Physical self-care is rather important to ensure the well-being of your physical health. It is essential for us to pay attention and take care of our bodies. That does not always mean vigorous exercises and can simply be eating right and just being mindful of your body. The body is our only companion that will stay with us till the very end so take care of it. Activities like yoga, walking, hiking, and joining a gym can be some ways to get it right.

  1. Spiritual self-care

When you think of spiritual self-care, it does not always mean religion. Although some people do find peace and solace in praying, spiritual self-care is basically doing something that nourishes your soul and makes you feel inner peace or satisfies your spirit. It can be anything that helps you feel purposeful and adds meaning to your life. Activities can include meditation, yoga, going to a place of worship, self-reflecting through dancing or your favourite art form or hobby, spending time in nature or doing something for others like charity, community work etc.

How take this forward?

This year WHO has announced the theme for this World Mental Health Day as “Make mental health & well-being for all a global priority”. This means it is our collective responsibility to take this movement forward. In doing so, we are not just ensuring our intellectual health but also setting the right example for the generations to come. Our children especially look up to us for everything and by talking about intellectual health openly, we are sealing their future with a promise of prioritising mental health. The pandemic has been eye-opening for a lot of us in terms of mental health and this is the right time to spread this message and adapt to a more mentally healthy lifestyle. Here is what you can do to make this world a better place for our collective mental health.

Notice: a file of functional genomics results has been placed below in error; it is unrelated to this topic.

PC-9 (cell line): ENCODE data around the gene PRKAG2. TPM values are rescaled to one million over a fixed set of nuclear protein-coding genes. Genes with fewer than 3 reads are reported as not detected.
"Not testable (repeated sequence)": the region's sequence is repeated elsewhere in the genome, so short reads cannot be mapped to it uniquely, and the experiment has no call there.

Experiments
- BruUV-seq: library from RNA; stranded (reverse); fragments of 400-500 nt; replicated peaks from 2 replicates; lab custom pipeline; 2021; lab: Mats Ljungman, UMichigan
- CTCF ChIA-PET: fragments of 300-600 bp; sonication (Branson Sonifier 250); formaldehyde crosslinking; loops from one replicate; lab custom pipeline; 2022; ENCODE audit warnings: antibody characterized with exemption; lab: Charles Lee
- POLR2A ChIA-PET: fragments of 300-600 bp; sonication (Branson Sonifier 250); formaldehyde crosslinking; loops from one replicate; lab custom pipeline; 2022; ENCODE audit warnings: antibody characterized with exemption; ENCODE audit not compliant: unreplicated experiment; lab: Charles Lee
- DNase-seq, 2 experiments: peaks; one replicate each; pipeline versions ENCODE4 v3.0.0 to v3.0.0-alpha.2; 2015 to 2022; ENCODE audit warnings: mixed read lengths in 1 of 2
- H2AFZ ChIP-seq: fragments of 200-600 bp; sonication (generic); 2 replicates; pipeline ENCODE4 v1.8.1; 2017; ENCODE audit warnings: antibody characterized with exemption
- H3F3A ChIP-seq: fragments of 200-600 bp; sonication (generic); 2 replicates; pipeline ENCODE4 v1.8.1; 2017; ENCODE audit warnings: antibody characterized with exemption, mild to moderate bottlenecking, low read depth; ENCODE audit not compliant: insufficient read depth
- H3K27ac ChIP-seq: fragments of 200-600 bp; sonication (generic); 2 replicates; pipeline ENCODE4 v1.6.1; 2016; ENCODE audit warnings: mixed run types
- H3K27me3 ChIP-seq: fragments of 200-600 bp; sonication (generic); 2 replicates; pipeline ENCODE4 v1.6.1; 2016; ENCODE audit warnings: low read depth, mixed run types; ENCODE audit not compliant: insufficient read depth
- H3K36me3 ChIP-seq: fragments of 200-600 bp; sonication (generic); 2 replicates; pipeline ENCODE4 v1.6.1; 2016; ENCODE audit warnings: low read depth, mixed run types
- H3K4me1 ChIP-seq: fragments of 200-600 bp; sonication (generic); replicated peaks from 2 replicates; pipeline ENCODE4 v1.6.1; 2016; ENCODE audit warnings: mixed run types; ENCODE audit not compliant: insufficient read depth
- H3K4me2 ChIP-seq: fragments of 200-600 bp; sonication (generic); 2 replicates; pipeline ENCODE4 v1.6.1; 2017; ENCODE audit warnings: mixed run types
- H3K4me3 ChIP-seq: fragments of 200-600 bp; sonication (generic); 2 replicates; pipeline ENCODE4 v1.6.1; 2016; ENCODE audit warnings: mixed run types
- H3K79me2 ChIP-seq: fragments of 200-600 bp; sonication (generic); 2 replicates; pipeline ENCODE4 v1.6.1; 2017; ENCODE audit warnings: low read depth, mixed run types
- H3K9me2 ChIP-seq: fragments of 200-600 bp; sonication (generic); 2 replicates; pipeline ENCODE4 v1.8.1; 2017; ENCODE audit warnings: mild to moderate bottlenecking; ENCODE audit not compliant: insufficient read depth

1. Talking about mental health with your kids
  2. Checking in with your grandparents and parents
  3. Talking about your own mental health
  4. Creating awareness about mental health and mental illness
  5. Offering help to those around you
  6. Normalizing seeking help from mental health professionals
  7. Having a family mental health counsellor for your family just like a family doctor

 “Mental Health is not a destination but a process. It’s about how you drive, not where you are going.”

– Noam Shpancer

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Sayee Deshpande